Netflix is entering the world of video games. On Wednesday, Bloomberg News reported that the streaming giant will expand into video games over the next year following the hiring of Mike Verdu, a former Facebook and Electronic Arts executive, as its new vice president of game development. A Netflix spokesperson has since confirmed the news to The Hollywood Reporter.
According to Bloomberg, Verdu will report to COO Greg Peters. Previously, he was vice president of Facebook in charge of working with developers to bring video games to Oculus virtual reality headsets. He was also Senior Vice President of Mobile Devices for Electronic Arts, where he helped develop mobile games such as Plants versus Zombies 2, The Sims Freeplay, Y Star Wars: Galaxy of Heroes.
Perhaps looking to get an edge over competing streaming platforms in a market that is becoming increasingly crowded, Netflix is hoping that Verdu will bring some of that creative innovation to find a way to bring video games to the streaming service. In April, Peters had addressed the possibility of Netflix expanding and even named games as a possibility for a new avenue of content.
“We’re trying to figure out what all these different ways are … we can deepen that fandom, and certainly games are a really interesting component of that,” Peters said at the time, via CNET. “There is no doubt that the games will be an important form of entertainment and an important modality to deepen the experience of the fans.”
Last month, Liontree CEO Aryeh Bourkoff also predicted an expansion to other media for Netflix, stating at the Tribeca X conference: “Amazon, if it was still offering books today, and that’s it, people would stop Do it. Businesses have to evolve. I think you’ll see a lot more companies offering direct-to-consumer products, including Spotify, even Netflix, offering more and more services. Why does Spotify or Netflix only have video or only audio? Why not have games? Why not have a multiproduct approach, following what Amazon has done? “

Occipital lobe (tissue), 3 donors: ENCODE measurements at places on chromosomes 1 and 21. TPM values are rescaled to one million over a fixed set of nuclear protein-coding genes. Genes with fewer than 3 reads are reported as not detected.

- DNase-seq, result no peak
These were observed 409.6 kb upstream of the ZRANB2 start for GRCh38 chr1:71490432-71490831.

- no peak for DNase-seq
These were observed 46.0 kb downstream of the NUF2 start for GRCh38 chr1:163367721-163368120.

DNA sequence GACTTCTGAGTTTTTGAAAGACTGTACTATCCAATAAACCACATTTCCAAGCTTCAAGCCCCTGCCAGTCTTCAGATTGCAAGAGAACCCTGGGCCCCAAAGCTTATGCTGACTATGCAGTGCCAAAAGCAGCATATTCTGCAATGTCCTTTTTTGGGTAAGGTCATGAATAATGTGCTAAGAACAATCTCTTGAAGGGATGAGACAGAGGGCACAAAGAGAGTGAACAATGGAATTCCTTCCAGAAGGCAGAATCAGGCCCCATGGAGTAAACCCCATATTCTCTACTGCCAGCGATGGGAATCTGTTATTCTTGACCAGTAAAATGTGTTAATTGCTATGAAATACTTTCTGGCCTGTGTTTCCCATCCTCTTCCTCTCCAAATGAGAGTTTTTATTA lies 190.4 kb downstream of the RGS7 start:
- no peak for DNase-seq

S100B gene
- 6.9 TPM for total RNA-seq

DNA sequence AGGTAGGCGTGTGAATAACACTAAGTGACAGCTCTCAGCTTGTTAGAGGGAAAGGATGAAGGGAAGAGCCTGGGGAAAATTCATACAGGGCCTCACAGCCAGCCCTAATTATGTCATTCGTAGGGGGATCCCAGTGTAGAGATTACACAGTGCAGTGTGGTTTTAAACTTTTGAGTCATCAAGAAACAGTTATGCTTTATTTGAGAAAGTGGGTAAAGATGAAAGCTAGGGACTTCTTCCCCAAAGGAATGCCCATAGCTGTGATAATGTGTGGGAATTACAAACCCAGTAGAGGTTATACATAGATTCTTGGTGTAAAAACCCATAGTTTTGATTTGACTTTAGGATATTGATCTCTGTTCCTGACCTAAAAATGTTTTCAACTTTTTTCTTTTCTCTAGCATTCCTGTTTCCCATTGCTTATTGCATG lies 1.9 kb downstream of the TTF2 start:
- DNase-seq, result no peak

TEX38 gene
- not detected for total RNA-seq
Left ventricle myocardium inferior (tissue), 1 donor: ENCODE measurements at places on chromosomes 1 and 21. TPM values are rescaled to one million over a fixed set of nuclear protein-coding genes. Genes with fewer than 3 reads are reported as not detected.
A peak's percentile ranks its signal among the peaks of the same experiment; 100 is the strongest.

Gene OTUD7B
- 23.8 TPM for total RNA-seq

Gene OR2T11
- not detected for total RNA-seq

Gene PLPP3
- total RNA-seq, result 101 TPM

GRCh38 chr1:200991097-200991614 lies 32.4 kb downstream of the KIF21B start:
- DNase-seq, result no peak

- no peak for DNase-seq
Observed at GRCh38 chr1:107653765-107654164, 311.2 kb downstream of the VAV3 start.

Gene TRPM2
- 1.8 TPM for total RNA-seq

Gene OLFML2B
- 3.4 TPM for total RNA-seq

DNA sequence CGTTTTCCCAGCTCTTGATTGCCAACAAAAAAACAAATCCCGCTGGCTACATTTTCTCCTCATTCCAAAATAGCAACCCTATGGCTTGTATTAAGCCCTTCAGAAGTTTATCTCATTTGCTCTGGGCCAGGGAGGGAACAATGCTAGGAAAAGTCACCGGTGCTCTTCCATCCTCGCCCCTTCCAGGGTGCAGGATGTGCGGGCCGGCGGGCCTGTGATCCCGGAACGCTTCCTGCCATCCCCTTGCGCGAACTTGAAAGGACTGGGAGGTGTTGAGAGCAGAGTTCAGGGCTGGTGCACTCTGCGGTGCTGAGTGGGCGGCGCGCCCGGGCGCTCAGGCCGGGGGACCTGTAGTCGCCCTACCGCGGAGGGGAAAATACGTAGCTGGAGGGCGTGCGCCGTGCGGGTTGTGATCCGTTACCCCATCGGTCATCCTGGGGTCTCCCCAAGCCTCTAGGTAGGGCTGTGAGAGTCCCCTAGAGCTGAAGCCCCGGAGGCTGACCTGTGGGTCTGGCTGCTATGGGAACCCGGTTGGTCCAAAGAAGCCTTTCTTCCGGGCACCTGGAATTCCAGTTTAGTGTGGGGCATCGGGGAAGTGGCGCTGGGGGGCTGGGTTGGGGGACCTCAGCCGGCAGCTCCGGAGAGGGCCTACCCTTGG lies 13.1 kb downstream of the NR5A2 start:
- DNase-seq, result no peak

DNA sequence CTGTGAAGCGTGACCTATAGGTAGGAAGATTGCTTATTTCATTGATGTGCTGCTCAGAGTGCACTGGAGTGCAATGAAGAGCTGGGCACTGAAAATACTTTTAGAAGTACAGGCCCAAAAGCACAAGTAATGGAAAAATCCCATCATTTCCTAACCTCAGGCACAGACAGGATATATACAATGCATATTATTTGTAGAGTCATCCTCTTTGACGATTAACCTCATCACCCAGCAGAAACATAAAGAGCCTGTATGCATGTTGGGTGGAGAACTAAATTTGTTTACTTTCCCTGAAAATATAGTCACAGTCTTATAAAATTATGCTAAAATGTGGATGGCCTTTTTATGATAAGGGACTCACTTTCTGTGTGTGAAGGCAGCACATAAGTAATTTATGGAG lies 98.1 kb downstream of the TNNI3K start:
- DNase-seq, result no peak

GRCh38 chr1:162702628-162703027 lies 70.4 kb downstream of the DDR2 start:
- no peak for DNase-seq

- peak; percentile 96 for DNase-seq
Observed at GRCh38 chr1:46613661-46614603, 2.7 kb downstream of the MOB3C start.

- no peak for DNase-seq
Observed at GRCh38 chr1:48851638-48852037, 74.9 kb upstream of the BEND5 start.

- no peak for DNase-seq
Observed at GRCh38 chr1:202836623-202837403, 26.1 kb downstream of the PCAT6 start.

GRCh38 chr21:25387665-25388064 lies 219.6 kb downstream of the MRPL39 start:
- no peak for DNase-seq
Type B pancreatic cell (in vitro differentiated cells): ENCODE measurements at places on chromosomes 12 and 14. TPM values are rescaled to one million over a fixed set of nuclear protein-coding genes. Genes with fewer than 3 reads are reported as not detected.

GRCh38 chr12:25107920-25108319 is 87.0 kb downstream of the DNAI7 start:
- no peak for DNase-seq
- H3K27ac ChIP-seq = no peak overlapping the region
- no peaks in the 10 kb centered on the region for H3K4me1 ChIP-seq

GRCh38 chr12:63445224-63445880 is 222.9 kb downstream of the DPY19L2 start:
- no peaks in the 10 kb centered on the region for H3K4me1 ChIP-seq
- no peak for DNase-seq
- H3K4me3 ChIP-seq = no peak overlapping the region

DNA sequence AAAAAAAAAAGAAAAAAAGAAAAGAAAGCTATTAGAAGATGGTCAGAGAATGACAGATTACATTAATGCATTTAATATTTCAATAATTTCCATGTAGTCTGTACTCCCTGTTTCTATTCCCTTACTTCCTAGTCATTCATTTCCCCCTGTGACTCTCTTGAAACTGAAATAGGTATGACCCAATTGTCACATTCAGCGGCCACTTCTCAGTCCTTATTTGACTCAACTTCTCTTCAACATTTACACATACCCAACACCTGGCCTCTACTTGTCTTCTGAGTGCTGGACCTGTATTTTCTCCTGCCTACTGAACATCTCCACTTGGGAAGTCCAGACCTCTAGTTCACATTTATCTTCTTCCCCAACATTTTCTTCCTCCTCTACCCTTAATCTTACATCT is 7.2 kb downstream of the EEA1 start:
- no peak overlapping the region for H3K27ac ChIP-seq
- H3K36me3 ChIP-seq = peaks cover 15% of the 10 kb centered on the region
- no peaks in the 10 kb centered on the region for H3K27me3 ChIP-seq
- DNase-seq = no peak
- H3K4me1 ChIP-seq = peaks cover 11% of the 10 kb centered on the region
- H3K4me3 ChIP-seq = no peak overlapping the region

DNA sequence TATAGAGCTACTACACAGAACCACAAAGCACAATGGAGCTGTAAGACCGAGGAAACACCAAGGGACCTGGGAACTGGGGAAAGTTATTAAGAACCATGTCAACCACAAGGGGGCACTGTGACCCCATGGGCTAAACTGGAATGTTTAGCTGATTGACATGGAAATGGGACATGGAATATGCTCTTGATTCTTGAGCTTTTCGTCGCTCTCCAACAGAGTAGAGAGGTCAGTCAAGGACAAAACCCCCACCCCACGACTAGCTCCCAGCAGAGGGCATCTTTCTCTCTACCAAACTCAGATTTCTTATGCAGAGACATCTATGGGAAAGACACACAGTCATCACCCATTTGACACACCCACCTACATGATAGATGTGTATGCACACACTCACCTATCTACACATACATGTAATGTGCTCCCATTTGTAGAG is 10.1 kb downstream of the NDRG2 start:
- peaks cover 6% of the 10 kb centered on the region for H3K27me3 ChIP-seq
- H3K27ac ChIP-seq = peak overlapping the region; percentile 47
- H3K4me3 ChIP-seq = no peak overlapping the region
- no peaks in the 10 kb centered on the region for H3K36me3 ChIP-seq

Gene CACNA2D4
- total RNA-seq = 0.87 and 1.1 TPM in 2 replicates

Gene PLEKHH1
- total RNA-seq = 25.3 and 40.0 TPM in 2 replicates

Netflix has also experimented with interactive content in the past. Perhaps the best known example is the Black mirror movie Bandersnatch, which literally had viewers controlling the story. The interactive style wasn’t a hit with everyone, but its innovation garnered high praise, including winning two Primetime Emmys. This was the first interactive title aimed at adults, as Netflix had previously released interactive shows for children such as The cat in the book Y Minecraft: story mode. Since then we have seen an interactive Man against nature series an interactive special for Unbreakable Kimmy Schmidt.
We can probably expect the company’s expansion to games to be a bit more complex than these interactive titles after Verdu’s hiring, although it is not yet clear exactly what Netflix has planned for the move to video games. With the news being widely reported, more information is likely to be out soon. Meanwhile, it was also recently reported that Netflix would also be moving into the podcast space after hiring former Apple and NPR executive N’Jeri Eaton as its first podcast boss. The news of Verdu’s hiring was first reported by Bloomberg News.
Topics: Netflix, Streaming, Videogames